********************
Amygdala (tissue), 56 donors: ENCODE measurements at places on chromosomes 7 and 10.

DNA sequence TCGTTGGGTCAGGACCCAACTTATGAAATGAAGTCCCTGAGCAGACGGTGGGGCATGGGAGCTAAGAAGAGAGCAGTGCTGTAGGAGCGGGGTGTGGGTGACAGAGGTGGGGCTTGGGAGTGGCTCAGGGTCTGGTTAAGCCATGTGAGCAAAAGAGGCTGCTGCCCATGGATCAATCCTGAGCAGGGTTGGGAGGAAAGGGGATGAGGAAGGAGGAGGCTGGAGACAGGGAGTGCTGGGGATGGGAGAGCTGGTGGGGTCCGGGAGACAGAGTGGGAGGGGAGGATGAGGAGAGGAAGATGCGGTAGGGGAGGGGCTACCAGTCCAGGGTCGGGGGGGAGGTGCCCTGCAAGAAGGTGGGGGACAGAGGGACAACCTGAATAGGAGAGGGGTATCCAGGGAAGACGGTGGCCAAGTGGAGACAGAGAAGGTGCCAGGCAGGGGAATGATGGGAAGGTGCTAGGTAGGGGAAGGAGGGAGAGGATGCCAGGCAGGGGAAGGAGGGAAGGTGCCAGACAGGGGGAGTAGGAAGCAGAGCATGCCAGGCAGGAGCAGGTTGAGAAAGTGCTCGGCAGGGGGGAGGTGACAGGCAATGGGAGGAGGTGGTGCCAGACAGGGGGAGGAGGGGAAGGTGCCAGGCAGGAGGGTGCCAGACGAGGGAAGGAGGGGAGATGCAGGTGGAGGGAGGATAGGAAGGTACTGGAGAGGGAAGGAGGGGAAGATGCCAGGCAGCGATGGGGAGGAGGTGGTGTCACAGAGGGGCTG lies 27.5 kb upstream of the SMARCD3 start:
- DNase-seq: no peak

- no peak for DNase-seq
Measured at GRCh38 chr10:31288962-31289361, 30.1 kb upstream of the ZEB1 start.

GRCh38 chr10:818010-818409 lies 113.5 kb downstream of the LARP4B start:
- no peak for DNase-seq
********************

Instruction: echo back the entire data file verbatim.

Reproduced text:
Amygdala (tissue), 56 donors: ENCODE measurements at places on chromosomes 7 and 10.

DNA sequence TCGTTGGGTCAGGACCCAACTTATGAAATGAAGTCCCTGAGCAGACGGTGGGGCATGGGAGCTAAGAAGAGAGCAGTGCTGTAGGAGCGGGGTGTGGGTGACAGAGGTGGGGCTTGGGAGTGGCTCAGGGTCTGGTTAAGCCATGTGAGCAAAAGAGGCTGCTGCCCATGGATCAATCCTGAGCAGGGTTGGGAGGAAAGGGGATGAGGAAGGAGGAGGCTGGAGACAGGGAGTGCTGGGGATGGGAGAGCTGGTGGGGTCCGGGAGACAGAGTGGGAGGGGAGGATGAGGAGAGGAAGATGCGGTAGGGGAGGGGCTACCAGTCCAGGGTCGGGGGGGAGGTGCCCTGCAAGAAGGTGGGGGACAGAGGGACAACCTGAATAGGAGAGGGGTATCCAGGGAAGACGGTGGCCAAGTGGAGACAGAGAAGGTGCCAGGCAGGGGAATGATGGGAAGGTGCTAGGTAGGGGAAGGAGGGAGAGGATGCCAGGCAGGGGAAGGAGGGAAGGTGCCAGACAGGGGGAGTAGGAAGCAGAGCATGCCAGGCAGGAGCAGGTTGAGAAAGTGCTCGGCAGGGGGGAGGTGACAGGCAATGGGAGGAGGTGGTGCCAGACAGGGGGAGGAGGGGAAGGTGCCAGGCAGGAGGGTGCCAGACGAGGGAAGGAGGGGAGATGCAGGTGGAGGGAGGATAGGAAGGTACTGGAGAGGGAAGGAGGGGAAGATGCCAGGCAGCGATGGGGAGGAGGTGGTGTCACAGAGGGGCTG lies 27.5 kb upstream of the SMARCD3 start:
- DNase-seq: no peak

- no peak for DNase-seq
Measured at GRCh38 chr10:31288962-31289361, 30.1 kb upstream of the ZEB1 start.

GRCh38 chr10:818010-818409 lies 113.5 kb downstream of the LARP4B start:
- no peak for DNase-seq